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For System 1 - 5
Guides on emulating older applications

Assimilation Process, later Assimilation Inc., was founded by Apple alumni Lauryn Jones and Diana Hunter. Their debut product fit their slogan: "If Apple doesn't do it and users want it, Assimilation Process will produce it."

"Nobody wants to go up against Steve Jobs — now don't get me wrong, I think he's a really intelligent guy — but he was convinced that dot-matrix printers were the only way to go," says Jones. "In the first few months after release last year, as Apple's printer marketing reps, we must have talked to hundreds of people, and they all seemed to want a letter-quality printer.

"We were lucky. We knew that Owen Densmore, writer of the ImageWriter software, or 'drivers,' for Apple, had written one, so it could be done. And we were good friends with Randy Wigginton, Ed Ruder, and Don Breuner [who were the team of authors on MacWrite]. They realized how valuable it could be, too. So, they helped with the programming.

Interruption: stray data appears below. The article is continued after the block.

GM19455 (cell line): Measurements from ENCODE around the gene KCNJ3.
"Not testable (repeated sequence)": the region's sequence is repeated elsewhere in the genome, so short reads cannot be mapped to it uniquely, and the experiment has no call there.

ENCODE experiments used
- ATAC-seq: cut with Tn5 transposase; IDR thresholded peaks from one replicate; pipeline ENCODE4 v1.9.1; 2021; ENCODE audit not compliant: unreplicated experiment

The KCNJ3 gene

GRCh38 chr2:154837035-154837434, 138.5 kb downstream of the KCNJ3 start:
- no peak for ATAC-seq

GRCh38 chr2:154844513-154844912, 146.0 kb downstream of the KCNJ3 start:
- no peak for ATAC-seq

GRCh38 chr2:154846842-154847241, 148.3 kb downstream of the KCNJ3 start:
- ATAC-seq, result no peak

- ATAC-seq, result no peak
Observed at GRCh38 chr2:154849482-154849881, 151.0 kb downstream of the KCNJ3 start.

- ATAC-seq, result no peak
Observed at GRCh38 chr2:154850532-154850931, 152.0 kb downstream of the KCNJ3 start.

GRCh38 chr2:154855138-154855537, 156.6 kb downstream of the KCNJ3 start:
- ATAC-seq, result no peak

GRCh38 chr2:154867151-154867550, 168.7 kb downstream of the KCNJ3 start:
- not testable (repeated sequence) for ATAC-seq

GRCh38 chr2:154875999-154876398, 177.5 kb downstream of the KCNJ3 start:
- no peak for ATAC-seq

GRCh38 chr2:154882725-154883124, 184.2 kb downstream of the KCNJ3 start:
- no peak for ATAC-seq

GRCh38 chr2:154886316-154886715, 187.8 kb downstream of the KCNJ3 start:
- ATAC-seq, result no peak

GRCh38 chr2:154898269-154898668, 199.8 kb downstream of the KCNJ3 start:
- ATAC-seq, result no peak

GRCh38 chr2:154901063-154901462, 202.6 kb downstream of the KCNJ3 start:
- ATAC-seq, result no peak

"Add a pin assignment chart for the cable from one of the engineers — we hardwired the cables ourselves at first until we could afford to have them done outside — and we were almost in business."


Orders started flooding the company's office. Its first software program sold for only $99 and supports more than 20 types of daisy-wheel printers. Eventually competition arrived, but Assimilation was first on the market by four to six weeks.

The two founders claim their line of low-cost software is selling at a rate of about 300 copies each week.

- InfoWorld, April 22, 1985

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